Has something fallen out? Can you feel a bulge coming out of your vagina?

Our pelvic organs are held in place by ligaments and bands of tissue called fascia. Our pelvic floor muscles work cohesively with our pelvic tissues to provide support. As females go through different life stages, the strength of the pelvic floor can change. If the pelvic floor strength reduces it puts extra strain on the pelvic tissues and ligaments and they begin to stretch and one or some of the pelvic organs may start to drop down into the vagina.

So if we refer to the ship in the above diagram. Imagine:

  • The ship = pelvic organs
  • The rope that holds the ship to the moorings = pelvic ligaments and fascia
  • Water level = pelvic floor

So when the water level is high, the amount of tension on the rope is sufficient enough to keep the boat from sinking. So in other words a strong pelvic floor will help the pelvic ligaments support the pelvic organs in place. When the water level is low, the rope supporting the ship is then is put on full tension, which places a lot of stress on the support system. Thus making the ship susceptible to moving. So in pelvic floor terms if the pelvic floor is weak, the ligaments have to take up the work of supporting the organs thus making us susceptible to prolapse.

The causes of prolapse will vary between individuals; it can occur suddenly or could gradually build up over time.

There are different types of prolapse, but also women can have a combination of prolapses. Thus symptoms will be different as well. Some women will have a prolapse but don’t have any symptoms at all.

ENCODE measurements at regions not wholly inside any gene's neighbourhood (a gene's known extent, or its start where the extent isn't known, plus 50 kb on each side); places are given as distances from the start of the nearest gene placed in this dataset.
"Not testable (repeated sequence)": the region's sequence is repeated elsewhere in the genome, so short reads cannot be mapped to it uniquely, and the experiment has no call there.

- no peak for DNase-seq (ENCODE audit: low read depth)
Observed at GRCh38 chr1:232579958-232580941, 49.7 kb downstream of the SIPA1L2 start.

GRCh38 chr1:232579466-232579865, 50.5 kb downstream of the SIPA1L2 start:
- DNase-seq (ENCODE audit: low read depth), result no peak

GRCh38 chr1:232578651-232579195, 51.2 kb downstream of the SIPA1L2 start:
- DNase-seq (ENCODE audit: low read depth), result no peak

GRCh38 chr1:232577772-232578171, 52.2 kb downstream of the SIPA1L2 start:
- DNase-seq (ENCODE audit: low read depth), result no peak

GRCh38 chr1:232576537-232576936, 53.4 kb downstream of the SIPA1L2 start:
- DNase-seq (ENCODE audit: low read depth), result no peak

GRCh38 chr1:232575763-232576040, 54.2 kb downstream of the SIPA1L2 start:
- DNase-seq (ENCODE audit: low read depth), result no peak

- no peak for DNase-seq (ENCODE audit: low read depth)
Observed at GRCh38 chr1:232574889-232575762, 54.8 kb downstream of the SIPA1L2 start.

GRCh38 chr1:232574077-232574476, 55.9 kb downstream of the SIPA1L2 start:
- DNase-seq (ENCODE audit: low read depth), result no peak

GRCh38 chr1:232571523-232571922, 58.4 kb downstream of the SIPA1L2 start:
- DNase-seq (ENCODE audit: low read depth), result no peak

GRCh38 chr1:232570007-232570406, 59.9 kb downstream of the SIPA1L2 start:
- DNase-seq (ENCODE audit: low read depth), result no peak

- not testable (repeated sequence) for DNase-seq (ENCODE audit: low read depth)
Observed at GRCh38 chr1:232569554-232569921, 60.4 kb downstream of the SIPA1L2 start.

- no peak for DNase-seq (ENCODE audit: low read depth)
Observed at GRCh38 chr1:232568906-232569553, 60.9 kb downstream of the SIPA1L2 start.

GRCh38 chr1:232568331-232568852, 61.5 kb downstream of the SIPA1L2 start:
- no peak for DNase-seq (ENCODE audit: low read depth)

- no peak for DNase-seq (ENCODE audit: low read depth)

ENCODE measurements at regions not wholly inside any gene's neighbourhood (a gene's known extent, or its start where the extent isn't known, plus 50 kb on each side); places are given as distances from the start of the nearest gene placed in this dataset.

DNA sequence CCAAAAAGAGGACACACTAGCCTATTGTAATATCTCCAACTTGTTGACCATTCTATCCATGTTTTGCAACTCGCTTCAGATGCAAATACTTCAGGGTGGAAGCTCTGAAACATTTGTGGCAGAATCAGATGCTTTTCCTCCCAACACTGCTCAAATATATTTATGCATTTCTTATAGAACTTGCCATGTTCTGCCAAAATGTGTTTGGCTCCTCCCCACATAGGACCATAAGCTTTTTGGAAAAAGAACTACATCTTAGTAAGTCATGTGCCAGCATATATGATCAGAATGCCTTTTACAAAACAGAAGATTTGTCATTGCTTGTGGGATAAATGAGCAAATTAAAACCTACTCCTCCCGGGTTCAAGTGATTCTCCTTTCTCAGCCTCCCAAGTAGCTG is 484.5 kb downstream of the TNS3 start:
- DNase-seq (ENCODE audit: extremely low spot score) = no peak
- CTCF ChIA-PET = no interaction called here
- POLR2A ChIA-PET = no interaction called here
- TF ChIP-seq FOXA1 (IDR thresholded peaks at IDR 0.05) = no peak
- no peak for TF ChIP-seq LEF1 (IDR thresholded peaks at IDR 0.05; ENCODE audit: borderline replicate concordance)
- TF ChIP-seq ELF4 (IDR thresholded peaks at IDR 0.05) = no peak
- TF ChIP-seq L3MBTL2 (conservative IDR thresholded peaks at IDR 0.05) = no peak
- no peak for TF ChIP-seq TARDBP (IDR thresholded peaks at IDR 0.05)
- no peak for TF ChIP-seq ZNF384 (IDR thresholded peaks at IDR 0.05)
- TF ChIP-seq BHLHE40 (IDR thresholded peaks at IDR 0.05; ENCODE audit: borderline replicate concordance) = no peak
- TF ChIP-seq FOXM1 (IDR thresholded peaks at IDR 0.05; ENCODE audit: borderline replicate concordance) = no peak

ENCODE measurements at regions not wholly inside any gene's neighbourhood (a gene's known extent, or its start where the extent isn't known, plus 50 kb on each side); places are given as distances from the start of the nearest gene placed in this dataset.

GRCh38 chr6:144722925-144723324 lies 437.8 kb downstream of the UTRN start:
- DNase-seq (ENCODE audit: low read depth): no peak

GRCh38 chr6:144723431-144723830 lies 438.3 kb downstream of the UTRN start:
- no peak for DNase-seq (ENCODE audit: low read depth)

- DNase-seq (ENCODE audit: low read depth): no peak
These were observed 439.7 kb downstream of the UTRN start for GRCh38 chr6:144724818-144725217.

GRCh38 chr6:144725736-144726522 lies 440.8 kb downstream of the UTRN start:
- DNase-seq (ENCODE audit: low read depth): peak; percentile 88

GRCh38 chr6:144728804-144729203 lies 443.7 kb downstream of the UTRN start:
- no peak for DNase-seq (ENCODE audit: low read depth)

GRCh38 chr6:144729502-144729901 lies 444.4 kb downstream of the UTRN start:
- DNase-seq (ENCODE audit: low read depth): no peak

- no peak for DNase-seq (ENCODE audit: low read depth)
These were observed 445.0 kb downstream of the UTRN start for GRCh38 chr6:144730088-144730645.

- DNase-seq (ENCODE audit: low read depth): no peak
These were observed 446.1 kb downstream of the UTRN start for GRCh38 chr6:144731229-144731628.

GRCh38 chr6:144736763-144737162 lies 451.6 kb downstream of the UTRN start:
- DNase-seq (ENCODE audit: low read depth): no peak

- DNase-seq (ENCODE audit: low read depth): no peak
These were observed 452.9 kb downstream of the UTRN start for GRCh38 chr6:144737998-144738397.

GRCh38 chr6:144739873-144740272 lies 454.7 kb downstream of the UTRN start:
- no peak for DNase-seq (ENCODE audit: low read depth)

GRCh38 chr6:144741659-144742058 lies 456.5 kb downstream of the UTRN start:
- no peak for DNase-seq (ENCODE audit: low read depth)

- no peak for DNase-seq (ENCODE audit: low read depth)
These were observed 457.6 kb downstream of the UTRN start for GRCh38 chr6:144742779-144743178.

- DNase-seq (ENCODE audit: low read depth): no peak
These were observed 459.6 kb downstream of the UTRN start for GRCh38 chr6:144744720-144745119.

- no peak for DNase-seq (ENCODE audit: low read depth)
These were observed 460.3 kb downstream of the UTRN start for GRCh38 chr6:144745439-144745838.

Common causes of prolapse are:

  • Pregnancy and delivering naturally with or without the assistance of certain devices such as forceps
  • Occasions where there are repeated or frequent changes in pressures in the abdominal region such as constipation and straining, repetitive lifting
  • Chronic coughing with asthma, smoking or any respiratory disease
  • Menopause and age secondary to oestrogen level changes
  • Previous gynaecological surgery in the abdominal area

A prolapse can present in a few different ways. You may notice:

  • A sensation of heaviness or a dragging sensation in the pelvic area
  • Or you are able to feel a lump in the vaginal area?
  • A sense of incomplete emptying with the bladder or changing urine flow
  • Incomplete emptying of the bowels or constipation
  • Bladder or bowel urgency and/or incontinence
  • Lower back ache

Our pelvic floor muscles provide support for our pelvic organs. Thus it is important that we strengthen and maintain the pelvic floor strength to be able to manage the symptoms. Pelvic floor physiotherapy could help give you an exercise program and provide advice to minimise the impact of prolapse. 

A pessary may also be considered as well. A pessary is a supportive device that is designed to lift and support the prolapse and is placed inside the vagina. There are a variety of different shapes and sizes of pessaries and it is important to know that one size doesn’t always fit all. A pessary could be an option to consider to either postpone surgery or instead of surgery.

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